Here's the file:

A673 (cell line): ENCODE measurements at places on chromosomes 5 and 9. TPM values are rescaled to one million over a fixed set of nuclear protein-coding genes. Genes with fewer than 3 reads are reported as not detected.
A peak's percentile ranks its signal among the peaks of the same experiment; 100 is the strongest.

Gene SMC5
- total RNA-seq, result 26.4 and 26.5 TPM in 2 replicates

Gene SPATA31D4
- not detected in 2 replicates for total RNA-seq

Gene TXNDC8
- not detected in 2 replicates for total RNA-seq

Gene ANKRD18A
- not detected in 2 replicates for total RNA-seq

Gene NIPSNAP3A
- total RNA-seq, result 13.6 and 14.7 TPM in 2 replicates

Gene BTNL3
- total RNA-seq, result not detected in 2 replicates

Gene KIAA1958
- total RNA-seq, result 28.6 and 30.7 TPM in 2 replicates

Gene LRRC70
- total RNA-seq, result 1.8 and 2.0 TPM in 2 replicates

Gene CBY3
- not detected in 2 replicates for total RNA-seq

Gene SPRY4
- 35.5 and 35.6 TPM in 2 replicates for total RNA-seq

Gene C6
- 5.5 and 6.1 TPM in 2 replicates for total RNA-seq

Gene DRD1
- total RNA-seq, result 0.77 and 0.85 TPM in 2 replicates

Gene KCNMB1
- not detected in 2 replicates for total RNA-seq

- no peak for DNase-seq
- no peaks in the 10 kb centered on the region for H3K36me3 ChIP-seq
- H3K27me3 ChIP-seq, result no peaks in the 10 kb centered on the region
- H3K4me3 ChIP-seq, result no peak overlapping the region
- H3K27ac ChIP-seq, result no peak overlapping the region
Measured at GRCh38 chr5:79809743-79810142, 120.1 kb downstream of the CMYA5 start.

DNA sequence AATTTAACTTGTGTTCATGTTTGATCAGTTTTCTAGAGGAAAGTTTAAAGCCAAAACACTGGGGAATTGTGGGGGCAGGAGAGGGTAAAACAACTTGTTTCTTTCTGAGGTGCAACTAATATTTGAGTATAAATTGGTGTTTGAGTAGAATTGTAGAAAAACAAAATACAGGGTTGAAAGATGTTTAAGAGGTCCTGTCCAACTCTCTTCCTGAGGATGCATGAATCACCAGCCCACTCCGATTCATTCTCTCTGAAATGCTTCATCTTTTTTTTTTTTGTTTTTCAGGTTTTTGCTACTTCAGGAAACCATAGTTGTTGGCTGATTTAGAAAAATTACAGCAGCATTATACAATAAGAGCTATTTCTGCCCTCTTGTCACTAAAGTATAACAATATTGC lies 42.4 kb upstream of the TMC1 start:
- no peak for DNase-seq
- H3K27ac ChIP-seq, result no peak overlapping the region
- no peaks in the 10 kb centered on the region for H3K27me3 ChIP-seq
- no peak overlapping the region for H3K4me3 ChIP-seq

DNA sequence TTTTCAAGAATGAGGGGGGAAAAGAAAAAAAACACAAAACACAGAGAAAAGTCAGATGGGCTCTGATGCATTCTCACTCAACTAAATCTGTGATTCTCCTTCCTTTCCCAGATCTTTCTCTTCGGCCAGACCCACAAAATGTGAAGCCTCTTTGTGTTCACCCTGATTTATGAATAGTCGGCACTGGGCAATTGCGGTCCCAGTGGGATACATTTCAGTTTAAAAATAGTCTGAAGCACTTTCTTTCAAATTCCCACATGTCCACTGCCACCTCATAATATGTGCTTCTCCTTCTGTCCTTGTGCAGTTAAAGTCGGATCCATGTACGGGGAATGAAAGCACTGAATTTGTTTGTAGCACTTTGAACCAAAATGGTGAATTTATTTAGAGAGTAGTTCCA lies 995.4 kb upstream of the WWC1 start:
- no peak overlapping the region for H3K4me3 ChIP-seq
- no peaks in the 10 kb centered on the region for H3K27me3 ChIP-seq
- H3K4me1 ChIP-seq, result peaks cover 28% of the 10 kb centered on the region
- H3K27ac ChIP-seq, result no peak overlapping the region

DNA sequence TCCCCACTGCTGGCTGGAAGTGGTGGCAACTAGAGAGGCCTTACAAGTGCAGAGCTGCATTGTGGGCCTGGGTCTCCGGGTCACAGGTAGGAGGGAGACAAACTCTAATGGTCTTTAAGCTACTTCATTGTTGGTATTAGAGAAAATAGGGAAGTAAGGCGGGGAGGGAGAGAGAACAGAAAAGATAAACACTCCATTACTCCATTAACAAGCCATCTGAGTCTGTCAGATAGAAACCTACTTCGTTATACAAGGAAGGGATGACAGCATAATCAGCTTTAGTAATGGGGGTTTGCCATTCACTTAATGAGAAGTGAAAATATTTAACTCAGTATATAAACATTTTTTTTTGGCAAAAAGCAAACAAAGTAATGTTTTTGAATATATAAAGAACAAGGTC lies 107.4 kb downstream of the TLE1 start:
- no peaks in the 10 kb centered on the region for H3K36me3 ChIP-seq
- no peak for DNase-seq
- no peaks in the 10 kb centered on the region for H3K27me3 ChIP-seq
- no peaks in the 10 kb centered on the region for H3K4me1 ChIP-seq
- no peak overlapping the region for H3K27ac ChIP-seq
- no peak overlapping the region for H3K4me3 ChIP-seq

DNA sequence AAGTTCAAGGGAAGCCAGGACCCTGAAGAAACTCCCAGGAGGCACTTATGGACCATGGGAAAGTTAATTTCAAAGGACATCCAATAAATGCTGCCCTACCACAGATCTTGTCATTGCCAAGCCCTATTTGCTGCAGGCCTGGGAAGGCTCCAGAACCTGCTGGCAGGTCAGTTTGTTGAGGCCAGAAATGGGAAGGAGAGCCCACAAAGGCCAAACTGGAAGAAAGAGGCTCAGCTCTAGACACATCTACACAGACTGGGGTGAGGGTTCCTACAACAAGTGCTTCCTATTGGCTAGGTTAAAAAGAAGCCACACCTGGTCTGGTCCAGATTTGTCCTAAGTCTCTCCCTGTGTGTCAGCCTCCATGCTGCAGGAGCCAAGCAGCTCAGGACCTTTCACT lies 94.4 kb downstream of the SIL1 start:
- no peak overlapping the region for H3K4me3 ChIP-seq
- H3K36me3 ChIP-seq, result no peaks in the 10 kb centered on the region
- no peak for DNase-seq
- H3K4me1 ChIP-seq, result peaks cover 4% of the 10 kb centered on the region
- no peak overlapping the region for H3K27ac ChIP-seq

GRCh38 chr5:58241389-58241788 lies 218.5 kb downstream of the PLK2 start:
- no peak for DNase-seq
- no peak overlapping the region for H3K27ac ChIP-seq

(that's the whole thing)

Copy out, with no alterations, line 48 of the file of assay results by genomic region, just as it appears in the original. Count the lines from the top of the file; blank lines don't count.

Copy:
- no peaks in the 10 kb centered on the region for H3K27me3 ChIP-seq